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Improving the International Focus on STEM

I've been doing a lot of research lately for different projects I have at my school. Every time I research something for my unit plans or projects, I keep stumbling into the same term over and over again. STEM. I am familiar with the term STEM and its growing popularity in the U.S. but then again, I am a Computer Science teacher and it is my job to be as familiar as possible with any term related to it. I am quite sure however, that there are many more teachers who would be interested in STEM if they understood its critical importance for their students.

So I started doing a little bit more research on STEM-related careers and jobs and found out that the possibilities are huge. STEM could open so many doors for our high school students. Every article and website related to STEM ended up with the same conclusion: STEM is where the future lies because it is where the jobs are!

A few days later, while still experiencing STEM bliss, I was casually chatting to a high school junior about his plans for the future. He is a great athlete and of course is aiming towards a sports scholarship in his college of choice, but when I asked him if he had decided on a major, he said he still wasn't sure. This, of course, is no surprise considering that he still has one more high school year to go. I took the opportunity to inquire as to whether he would be interested in pursuing a STEM-related career. Needless to say, his response was sadly telling. His face was as blank as if I had asked him about the weather on Pluto. I was so disappointed to know that he had no idea what I was talking about. My biggest concern is that most of the students at my school are in the same position.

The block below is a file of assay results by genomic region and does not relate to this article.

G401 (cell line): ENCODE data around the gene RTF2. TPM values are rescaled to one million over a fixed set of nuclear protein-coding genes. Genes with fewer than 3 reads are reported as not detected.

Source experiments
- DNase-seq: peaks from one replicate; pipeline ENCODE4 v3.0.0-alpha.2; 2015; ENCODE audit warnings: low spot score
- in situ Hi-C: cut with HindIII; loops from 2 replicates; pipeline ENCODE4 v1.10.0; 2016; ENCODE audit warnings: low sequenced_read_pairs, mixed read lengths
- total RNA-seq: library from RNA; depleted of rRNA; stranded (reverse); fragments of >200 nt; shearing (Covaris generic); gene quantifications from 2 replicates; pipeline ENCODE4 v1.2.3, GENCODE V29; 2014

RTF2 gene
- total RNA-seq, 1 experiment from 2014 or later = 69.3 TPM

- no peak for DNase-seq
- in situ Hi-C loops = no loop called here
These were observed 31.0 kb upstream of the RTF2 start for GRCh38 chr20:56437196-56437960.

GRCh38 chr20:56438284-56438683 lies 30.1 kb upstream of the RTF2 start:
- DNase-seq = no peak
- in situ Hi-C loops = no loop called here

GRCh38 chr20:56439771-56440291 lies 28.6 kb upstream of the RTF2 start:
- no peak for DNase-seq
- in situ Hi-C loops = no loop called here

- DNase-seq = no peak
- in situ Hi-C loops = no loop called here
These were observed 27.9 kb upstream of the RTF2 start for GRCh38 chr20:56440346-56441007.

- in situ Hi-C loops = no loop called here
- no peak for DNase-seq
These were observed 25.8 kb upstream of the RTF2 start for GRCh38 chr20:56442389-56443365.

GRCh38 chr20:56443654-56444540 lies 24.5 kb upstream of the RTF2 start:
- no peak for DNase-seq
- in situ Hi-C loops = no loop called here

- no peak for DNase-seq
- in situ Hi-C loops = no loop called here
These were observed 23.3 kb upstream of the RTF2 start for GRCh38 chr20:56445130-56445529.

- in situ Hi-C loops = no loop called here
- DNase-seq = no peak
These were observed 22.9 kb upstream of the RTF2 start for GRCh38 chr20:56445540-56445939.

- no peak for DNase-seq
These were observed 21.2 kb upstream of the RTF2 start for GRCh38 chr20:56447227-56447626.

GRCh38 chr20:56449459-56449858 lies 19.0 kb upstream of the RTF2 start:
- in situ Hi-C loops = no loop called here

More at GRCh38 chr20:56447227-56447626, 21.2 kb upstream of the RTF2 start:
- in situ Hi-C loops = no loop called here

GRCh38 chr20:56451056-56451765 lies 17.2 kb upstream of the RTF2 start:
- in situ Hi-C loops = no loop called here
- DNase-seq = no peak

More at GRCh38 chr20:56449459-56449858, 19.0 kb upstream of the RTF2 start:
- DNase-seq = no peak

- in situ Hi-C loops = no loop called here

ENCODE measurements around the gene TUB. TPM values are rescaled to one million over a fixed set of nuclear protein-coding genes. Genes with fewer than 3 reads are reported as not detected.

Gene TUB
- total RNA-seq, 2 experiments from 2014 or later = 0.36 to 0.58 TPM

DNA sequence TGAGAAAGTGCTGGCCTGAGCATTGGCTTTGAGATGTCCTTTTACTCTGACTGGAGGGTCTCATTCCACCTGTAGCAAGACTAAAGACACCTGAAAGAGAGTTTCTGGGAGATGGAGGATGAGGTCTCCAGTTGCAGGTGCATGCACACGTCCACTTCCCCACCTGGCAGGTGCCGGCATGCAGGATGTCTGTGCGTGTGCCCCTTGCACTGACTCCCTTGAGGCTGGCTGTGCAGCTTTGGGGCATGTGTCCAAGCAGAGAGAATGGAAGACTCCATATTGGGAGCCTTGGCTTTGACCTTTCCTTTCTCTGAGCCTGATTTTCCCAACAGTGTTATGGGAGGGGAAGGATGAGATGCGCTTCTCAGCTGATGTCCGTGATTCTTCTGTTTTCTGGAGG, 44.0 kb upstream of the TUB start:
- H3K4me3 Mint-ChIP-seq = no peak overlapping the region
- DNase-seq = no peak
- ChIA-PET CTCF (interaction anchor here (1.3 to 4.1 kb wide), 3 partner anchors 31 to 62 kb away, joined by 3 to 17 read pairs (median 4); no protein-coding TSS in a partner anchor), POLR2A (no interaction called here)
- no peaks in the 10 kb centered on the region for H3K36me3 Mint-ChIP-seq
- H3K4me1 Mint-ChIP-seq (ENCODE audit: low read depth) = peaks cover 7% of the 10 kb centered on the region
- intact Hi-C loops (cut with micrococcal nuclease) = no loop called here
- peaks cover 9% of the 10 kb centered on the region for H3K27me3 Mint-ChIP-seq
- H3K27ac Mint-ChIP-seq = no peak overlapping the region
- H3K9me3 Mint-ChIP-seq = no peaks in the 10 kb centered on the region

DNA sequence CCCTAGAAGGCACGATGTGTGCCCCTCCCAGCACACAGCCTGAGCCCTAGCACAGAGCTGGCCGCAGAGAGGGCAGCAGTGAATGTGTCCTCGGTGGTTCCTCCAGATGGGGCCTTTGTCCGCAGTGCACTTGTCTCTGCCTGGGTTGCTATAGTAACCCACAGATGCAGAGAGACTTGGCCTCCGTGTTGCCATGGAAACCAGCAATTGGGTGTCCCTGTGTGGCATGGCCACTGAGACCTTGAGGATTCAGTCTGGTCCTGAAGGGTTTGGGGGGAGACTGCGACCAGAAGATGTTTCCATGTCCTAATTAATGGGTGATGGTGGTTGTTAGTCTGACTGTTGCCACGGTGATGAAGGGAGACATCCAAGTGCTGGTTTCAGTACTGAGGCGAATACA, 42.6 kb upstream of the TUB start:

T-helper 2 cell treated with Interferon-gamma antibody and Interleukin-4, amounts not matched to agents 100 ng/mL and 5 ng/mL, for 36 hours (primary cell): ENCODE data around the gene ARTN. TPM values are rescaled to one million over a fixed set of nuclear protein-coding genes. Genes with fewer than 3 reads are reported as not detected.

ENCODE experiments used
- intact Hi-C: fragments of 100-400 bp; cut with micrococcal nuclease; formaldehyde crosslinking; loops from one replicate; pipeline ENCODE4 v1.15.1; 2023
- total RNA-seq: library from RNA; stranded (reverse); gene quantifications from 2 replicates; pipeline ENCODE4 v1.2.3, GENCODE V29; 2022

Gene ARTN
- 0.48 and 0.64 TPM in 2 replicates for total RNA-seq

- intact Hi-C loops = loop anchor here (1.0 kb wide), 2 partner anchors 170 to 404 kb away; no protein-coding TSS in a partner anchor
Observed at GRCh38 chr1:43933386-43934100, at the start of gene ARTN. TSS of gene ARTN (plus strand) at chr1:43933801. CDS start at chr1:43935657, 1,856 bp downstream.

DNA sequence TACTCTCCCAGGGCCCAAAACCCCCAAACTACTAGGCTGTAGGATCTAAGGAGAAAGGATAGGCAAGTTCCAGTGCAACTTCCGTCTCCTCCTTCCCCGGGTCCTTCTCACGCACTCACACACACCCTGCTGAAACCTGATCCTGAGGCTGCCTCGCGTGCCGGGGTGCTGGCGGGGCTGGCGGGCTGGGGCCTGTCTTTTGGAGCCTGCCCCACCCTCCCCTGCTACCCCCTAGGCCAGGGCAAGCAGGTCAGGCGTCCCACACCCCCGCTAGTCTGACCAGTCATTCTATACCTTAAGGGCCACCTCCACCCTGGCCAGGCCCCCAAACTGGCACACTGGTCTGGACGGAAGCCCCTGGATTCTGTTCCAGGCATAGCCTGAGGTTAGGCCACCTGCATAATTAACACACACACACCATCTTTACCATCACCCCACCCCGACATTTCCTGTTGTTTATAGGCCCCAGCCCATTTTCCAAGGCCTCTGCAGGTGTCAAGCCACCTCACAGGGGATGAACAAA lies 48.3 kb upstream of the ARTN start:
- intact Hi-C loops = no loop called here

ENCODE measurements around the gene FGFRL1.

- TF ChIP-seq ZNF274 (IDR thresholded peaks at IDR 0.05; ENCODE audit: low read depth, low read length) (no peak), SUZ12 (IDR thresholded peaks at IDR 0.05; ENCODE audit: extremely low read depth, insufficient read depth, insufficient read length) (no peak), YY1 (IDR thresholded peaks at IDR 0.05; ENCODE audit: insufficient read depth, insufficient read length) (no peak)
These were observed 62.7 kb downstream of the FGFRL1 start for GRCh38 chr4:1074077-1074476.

Sad and concerned I went back to my desk and fired up Google and Bing to find out if this array of opportunities is only open for kids in the U.S. I found out that there are several countries that are not only orienting their high school students towards a STEM-related education, they are surpassing the U.S. (North Korea and Australia among others). Of course, those are all world leaders in education and technology so this is not surprising. But what about the rest of the world?

What about countries like mine that have adopted U.S. curricula with our students with the hope they will have improved opportunities for higher education in a U.S. college? Where do we stand on this? Our students are working hard to be able to get into a college that will help them succeed anywhere, but are oriented to old fashion careers and jobs. And even if they find out about the rest of opportunities available to them, they don't have the base to perform as well as their peers in these areas. It's worth also mentioning that we are an ESL (English as a second language) school.

So I think that a campaign is in order and a change of mind to define where education is being oriented in countries such as mine (Honduras) where we have to open our students' eyes and engage them into new paths and careers. It has to start with the educators and policy makers and permeate to the student s and their families. It is imperative that they know what is out there and how to compete in the race and that they have a chance to succeed in this ever-changing world.

Michelle Lagos
CSTA International Representative


Michelle, we are hearing similar things from teachers all over the world.

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